Cold Protection | Archives | Aggie Horticulture
Cold Protection

1. Q. I have heard many people talk about washing frost off plant leaves to protect them. Is this a good technique?

A. I will let you answer this question. Take a glass, put it in the freezer for several hours, and then fill it with warm water, and you will have your answer. Don't do this experiment with your favorite glass because it won't be usable afterwards. It will shatter exactly as frozen plant cells do when warm faucet water strikes them. The best way to prevent cell damage after a light freeze has occurred is to attempt to slow thaw these cells. This can be accomplished by covering plants with a sheet or blanket to shield them from the warming sun rays which will do the same harm as warm faucet water. This technique will also work on certain ornamentals such as petunias. Remember, survival is possible only after a light frost or freeze; after a hard cold snap, these techniques are wasted effort.

2. Q. What can I do to keep my plants from freezing? Why do plants freeze?

A. We have had many questions recently about freezes and how to care for tender plants when temperatures are expected to drop below freezing. Here are a few tips:

  1. In absence of a good rain, water well the day or night before a freeze. The moist soil and higher humidity around the plants will moderate temperature extremes.
  2. Mulch with leaves or wrap with paper the more tender tropicals like hibiscus.
  3. Consider a plastic frame and light bulb around special plants like tender citrus.
  4. Do not wash frost off plants the morning after a freeze. This action raises the temperature too quickly and usually damages cell tissue.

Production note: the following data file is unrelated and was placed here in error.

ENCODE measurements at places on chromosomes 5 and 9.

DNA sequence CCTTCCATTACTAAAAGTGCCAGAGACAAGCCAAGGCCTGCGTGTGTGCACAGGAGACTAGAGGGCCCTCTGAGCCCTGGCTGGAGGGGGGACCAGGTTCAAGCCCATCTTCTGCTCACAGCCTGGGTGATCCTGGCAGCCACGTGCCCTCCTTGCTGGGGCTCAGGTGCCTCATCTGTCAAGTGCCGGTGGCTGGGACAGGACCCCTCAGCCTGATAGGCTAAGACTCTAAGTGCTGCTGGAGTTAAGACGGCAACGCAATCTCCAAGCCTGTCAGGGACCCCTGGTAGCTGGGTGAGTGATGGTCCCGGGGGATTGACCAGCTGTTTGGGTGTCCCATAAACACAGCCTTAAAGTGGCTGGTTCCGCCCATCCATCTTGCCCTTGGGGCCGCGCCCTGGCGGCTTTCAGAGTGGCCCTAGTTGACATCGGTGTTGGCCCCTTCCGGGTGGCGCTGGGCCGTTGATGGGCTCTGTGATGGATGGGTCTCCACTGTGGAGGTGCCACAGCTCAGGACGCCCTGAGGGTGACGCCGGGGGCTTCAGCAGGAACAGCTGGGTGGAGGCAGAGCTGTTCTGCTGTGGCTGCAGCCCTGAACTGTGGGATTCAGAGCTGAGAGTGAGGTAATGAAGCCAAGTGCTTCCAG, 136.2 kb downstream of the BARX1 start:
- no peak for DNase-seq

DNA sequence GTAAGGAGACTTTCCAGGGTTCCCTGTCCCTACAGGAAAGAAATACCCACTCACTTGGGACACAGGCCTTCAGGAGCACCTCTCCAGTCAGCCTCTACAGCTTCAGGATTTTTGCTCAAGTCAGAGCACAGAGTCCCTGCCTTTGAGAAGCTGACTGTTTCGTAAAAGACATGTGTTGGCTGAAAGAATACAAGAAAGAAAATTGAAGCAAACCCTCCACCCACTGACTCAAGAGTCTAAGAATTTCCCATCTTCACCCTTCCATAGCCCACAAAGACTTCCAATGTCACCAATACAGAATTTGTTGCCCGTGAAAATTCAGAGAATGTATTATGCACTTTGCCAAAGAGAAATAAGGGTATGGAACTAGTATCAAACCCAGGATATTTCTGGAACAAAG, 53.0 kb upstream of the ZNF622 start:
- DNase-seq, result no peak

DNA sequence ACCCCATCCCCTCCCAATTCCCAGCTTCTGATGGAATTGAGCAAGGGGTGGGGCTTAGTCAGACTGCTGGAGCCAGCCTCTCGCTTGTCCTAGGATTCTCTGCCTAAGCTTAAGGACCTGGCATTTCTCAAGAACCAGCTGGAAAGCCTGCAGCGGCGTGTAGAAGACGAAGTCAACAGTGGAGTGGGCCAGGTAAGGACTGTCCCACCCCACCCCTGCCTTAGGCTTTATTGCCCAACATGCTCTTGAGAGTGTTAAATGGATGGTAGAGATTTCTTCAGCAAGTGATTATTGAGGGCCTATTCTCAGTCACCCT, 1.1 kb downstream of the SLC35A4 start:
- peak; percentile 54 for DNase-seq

5. Sit tender potted plants in protected areas on the ground. Do not leave them in exposed windy locations on concrete.
  6. The special plants in pots that are subject to freeze can be brought into the house or garage when freezes threaten.
I have been asked to try to explain what happens when plants freeze. Here goes: Water in the plant, outside the cell walls, is relatively pure and freezes when it reaches 32 degrees F., while water inside the cells of plants contains dissolved salts, sugars, enzymes, and other substances which act as "anti- freeze." As ice crystals form between cells, the water inside the cells is drawn out through the cell walls. This causes the cells to get smaller. The resulting pressure and stress may cause the walls to break. If the temperature drop is sudden and extreme, ice crystals may form inside the cells of some species rupturing the cell protoplasm and killing the cell in this way.

A more common means of plant dieback or death occurs when the water between the cells begins to thaw. This causes a flow of water back into the yet damaged cell. If the rate of thaw is rapid, the swelling of the shrunken cell may be so sudden that the cell walls may rupture. This explains why plants subjected to bright morning sunlight after a heavy freeze will show freeze damage - loquat, gardenias, pittosporum and even ligustrum may die back.

Some plants are less affected by freezes because of their "hardening" ability. This normally occurs during autumn periods of repeated exposure to slowly increasing coldness. This hardening may involve the formation of cutin (the shiny material on leaves), the suberin of corky bark, the cellulose of all plant cells and the lignin found in woody plants. In addition, there is a gradual loss of water so that hardened tissue is drier - less of water so that hardened tissue is drier - less ice crystals to form.


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